BOOK I. CONTAINING AS MUCH OF THE BIRTH OF THE FOUNDLING AS IS NECESSARY OR PROPER TO ACQUAINT THE READER WITH IN THE BEGINNING OF THIS HISTORY.
7. Chapter vii. Containing such grave matter...
"There are other consequences, not indeed so dreadful or replete with
horror as this; and yet such, as, if attentively considered, must, one
would think, deter all of your sex at least from the commission of
"For by it you are rendered infamous, and driven, like lepers of old,
out of society; at least, from the society of all but wicked and
reprobate persons; for no others will associate with you.
"If you have fortunes, you are hereby rendered incapable of enjoying
them; if you have none, you are disabled from acquiring any, nay
almost of procuring your sustenance; for no persons of character will
receive you into their houses. Thus you are often driven by necessity
itself into a state of shame and misery, which unavoidably ends in the
destruction of both body and soul.
"Can any pleasure compensate these evils? Can any temptation have
sophistry and delusion strong enough to persuade you to so simple a
bargain? Or can any carnal appetite so overpower your reason, or so
totally lay it asleep, as to prevent your flying with affright and
terror from a crime which carries such punishment always with it?
"How base and mean must that woman be, how void of that dignity of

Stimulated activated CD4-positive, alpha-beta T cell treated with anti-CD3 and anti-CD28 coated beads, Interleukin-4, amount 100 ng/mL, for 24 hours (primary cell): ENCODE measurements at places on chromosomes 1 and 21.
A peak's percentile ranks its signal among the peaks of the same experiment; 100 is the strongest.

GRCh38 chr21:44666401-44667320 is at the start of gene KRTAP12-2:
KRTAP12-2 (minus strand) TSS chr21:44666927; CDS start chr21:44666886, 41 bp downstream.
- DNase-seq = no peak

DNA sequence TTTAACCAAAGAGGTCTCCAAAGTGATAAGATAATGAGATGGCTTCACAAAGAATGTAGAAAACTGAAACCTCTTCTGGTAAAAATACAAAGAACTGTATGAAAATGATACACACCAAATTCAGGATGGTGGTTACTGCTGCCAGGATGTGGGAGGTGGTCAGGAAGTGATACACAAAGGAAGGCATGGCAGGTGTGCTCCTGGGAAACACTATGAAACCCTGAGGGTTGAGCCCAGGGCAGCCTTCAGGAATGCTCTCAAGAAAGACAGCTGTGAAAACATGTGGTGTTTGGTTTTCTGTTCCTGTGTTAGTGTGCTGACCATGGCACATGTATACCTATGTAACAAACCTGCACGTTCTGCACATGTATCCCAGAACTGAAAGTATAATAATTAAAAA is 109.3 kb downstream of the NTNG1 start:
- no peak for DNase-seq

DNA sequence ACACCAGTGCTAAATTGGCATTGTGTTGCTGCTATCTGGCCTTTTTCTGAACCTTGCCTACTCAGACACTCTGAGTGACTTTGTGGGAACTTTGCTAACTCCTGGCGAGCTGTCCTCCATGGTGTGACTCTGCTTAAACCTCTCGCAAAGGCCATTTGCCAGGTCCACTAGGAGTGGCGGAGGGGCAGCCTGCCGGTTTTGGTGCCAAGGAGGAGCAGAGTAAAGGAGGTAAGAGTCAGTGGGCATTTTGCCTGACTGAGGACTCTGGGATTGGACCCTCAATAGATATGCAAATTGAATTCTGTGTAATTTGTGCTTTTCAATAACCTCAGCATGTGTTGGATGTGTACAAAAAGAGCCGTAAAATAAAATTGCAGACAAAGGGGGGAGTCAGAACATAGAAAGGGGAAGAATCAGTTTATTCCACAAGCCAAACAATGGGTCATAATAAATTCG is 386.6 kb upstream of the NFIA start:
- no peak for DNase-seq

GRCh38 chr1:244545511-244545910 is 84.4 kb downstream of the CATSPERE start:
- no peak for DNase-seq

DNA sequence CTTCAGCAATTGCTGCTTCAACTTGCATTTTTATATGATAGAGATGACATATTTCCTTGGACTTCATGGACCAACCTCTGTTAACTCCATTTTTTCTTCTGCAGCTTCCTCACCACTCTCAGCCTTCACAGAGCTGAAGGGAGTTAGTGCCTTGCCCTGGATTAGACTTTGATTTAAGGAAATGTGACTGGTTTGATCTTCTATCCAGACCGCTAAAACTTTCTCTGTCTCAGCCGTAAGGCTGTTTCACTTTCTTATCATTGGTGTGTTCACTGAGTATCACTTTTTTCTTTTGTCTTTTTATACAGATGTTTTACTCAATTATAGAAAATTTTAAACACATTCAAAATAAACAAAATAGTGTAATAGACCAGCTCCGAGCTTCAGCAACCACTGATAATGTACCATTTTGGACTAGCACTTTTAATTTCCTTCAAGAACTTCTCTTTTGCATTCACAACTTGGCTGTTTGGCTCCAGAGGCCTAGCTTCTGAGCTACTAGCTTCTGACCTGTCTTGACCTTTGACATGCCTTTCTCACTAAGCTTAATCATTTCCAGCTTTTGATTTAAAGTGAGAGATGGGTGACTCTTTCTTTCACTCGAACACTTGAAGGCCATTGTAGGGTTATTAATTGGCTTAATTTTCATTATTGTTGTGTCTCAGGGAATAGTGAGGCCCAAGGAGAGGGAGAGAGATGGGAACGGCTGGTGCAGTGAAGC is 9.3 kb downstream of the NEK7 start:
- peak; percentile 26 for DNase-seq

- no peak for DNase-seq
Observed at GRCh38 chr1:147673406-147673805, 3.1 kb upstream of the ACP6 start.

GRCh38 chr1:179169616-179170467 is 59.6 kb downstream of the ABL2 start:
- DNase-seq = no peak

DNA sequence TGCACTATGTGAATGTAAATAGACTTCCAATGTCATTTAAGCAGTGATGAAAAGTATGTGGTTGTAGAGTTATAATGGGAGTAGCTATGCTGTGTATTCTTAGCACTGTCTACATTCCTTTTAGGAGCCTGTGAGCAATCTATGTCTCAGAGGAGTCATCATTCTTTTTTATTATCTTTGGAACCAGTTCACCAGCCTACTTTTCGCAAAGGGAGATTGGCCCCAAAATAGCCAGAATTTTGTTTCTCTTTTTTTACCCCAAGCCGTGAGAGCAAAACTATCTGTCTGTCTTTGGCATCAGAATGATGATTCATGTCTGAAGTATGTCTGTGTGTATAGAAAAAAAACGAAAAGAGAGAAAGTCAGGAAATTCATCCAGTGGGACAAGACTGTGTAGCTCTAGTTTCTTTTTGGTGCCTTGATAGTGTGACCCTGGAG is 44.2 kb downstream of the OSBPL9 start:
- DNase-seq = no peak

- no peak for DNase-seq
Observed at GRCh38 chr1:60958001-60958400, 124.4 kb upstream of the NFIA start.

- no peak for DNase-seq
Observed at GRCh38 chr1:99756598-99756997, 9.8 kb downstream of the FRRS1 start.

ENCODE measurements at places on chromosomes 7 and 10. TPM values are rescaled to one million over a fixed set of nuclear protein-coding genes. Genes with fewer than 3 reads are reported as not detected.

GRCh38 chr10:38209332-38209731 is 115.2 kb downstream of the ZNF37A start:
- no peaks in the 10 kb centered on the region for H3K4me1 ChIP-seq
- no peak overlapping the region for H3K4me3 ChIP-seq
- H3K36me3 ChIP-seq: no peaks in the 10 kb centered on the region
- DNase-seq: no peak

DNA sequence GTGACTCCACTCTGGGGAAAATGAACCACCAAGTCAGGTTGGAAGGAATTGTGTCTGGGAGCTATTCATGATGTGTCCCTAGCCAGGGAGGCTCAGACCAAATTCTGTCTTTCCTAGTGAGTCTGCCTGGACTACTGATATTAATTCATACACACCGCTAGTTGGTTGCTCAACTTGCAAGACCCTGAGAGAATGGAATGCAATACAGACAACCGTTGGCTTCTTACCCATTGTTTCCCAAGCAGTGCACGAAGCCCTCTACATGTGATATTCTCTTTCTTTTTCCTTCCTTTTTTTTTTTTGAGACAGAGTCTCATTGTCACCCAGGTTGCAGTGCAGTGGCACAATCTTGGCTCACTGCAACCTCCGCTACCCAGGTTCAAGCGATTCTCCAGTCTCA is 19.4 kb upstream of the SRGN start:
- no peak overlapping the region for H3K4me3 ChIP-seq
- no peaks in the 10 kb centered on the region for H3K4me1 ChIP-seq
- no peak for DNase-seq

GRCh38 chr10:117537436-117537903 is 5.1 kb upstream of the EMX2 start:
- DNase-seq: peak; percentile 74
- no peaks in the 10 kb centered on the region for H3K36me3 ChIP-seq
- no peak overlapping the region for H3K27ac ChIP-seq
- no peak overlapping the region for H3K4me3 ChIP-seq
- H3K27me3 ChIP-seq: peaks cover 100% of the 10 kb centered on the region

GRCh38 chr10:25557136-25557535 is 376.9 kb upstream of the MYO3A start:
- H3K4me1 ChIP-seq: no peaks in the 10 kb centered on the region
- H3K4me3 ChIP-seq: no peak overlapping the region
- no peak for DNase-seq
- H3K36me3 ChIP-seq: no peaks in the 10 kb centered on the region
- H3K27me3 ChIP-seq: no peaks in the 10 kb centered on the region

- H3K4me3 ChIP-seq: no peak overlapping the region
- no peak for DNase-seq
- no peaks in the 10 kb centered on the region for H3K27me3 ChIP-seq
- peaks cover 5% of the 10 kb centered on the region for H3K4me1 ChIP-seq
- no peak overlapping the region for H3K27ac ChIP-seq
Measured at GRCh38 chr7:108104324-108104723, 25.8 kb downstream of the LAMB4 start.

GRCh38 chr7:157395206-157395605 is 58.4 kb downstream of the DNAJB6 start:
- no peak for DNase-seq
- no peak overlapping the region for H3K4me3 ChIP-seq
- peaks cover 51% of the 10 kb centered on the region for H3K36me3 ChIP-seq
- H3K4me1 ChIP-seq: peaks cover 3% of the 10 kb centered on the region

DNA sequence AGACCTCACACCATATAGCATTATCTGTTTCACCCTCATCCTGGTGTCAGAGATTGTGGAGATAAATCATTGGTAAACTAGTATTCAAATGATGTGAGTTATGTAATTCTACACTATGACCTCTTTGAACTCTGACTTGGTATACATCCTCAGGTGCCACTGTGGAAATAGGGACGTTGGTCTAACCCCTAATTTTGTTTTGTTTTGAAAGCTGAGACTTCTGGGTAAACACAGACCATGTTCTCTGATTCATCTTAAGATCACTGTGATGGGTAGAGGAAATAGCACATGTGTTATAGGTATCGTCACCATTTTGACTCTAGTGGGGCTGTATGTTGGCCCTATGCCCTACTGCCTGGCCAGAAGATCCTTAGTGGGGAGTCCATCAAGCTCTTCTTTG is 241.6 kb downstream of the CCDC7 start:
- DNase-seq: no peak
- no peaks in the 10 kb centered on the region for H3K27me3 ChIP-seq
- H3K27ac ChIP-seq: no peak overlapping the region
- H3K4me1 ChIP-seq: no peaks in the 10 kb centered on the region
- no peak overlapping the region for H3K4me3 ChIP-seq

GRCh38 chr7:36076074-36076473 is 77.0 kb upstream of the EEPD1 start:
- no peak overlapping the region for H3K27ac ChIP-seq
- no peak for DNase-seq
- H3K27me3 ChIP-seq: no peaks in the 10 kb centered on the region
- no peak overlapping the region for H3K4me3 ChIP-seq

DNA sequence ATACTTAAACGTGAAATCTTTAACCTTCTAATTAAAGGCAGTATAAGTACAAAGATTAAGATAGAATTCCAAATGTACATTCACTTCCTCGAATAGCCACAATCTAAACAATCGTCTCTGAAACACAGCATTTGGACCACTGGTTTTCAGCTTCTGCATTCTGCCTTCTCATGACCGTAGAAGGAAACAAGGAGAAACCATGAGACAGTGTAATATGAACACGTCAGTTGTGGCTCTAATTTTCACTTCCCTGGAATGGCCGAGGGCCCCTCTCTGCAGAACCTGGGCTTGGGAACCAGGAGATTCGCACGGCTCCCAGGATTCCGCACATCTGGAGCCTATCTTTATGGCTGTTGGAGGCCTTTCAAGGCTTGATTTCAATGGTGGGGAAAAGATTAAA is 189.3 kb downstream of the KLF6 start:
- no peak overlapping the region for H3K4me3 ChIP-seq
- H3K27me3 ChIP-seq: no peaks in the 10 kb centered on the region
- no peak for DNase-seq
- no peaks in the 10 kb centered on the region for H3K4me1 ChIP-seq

mind, and decent pride, without which we are not worthy the name of
human creatures, who can bear to level herself with the lowest animal,
and to sacrifice all that is great and noble in her, all her heavenly
part, to an appetite which she hath in common with the vilest branch
of the creation! For no woman, sure, will plead the passion of love
for an excuse. This would be to own herself the mere tool and bubble
of the man. Love, however barbarously we may corrupt and pervert its
meaning, as it is a laudable, is a rational passion, and can never be
violent but when reciprocal; for though the Scripture bids us love our
enemies, it means not with that fervent love which we naturally bear
towards our friends; much less that we should sacrifice to them our
lives, and what ought to be dearer to us, our innocence. Now in what
light, but that of an enemy, can a reasonable woman regard the man who
solicits her to entail on herself all the misery I have described to
you, and who would purchase to himself a short, trivial, contemptible
pleasure, so greatly at her expense! For, by the laws of custom, the
whole shame, with all its dreadful consequences, falls intirely upon
her. Can love, which always seeks the good of its object, attempt to
betray a woman into a bargain where she is so greatly to be the loser?
If such corrupter, therefore, should have the impudence to pretend a
real affection for her, ought not the woman to regard him not only as
an enemy, but as the worst of all enemies, a false, designing,
treacherous, pretended friend, who intends not only to debauch her
body, but her understanding at the same time?"